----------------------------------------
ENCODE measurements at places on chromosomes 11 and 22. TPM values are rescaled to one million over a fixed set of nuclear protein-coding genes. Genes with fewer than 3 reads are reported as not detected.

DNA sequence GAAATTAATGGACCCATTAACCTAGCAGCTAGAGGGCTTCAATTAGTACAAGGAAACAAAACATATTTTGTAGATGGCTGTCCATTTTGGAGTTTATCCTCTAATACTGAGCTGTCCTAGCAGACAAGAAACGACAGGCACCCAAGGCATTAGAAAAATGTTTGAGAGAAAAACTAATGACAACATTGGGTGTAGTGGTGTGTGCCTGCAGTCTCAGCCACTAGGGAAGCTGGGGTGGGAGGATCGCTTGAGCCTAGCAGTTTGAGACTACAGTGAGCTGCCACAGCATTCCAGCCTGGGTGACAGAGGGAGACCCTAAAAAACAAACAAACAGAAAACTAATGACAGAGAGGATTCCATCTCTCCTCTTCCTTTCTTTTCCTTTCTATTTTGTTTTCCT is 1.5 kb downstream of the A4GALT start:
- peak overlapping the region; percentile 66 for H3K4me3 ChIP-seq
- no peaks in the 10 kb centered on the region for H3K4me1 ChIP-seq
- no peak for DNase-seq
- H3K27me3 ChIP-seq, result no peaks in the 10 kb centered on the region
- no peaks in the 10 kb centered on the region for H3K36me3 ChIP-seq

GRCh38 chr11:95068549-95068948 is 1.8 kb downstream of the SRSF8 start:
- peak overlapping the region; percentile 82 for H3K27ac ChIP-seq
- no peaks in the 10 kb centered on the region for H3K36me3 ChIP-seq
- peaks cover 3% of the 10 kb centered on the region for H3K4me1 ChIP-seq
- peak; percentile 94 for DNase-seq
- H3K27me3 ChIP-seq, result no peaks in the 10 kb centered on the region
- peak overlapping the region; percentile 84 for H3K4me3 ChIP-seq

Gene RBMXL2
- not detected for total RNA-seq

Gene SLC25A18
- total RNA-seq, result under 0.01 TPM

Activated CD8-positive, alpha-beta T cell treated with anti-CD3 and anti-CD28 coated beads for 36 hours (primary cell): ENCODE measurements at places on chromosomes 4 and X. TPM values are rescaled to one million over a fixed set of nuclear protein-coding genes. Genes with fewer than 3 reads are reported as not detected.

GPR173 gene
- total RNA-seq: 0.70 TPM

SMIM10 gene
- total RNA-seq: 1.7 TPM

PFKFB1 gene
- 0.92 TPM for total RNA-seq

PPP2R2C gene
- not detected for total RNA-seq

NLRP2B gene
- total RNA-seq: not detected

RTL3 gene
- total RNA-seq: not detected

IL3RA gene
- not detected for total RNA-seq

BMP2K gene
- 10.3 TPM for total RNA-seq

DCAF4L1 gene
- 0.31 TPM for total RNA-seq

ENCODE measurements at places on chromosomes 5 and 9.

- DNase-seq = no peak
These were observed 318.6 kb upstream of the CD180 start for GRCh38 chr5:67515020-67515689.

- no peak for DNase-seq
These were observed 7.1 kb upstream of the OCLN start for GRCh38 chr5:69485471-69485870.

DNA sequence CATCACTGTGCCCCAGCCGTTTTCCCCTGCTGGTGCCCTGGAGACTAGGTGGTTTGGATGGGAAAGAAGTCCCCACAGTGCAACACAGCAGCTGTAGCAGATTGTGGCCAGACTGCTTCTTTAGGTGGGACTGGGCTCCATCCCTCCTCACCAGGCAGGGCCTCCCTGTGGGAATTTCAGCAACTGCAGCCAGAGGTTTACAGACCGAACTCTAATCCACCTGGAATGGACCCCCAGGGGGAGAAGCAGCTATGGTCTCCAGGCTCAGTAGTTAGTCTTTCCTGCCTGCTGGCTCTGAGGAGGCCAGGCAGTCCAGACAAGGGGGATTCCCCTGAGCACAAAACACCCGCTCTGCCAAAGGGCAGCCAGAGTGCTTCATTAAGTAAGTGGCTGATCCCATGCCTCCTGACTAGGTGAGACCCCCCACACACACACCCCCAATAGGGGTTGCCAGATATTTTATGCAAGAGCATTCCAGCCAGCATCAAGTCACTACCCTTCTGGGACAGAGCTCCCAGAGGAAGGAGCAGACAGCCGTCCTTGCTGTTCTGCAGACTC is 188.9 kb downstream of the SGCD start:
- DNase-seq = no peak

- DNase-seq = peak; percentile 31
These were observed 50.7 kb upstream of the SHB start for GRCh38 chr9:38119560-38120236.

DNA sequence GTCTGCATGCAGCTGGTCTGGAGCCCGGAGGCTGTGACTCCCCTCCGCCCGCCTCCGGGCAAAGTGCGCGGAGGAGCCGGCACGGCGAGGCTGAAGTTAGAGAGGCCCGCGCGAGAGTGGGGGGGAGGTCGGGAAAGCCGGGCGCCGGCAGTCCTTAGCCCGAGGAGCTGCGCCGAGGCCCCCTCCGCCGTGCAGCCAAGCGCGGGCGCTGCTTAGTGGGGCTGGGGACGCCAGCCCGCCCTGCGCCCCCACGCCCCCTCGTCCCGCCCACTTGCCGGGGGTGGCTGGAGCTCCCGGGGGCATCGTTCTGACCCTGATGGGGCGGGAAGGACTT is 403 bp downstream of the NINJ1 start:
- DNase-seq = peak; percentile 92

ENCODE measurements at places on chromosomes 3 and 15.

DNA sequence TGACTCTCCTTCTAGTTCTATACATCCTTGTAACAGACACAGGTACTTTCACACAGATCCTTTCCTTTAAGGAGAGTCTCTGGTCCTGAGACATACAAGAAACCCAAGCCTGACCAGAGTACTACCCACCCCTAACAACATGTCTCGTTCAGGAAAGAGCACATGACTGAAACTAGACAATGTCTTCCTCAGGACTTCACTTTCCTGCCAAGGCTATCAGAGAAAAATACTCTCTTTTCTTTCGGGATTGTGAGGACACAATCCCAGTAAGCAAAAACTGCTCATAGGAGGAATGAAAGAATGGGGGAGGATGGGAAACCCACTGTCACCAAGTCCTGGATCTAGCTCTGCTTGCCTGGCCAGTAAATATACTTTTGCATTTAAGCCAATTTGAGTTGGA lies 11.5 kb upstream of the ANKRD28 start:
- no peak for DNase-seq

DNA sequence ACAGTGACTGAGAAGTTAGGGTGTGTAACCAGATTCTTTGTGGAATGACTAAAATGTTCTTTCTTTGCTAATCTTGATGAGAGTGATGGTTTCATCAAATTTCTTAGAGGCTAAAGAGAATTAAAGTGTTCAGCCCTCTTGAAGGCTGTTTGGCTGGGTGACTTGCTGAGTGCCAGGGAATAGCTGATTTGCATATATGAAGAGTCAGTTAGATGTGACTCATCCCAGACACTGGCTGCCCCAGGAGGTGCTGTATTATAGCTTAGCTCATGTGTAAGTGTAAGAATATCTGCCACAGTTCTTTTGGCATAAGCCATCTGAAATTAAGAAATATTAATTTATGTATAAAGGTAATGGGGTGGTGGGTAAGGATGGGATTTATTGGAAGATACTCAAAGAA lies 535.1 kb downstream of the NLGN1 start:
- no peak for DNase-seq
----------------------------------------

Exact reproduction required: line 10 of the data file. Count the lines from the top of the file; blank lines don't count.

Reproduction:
- no peaks in the 10 kb centered on the region for H3K36me3 ChIP-seq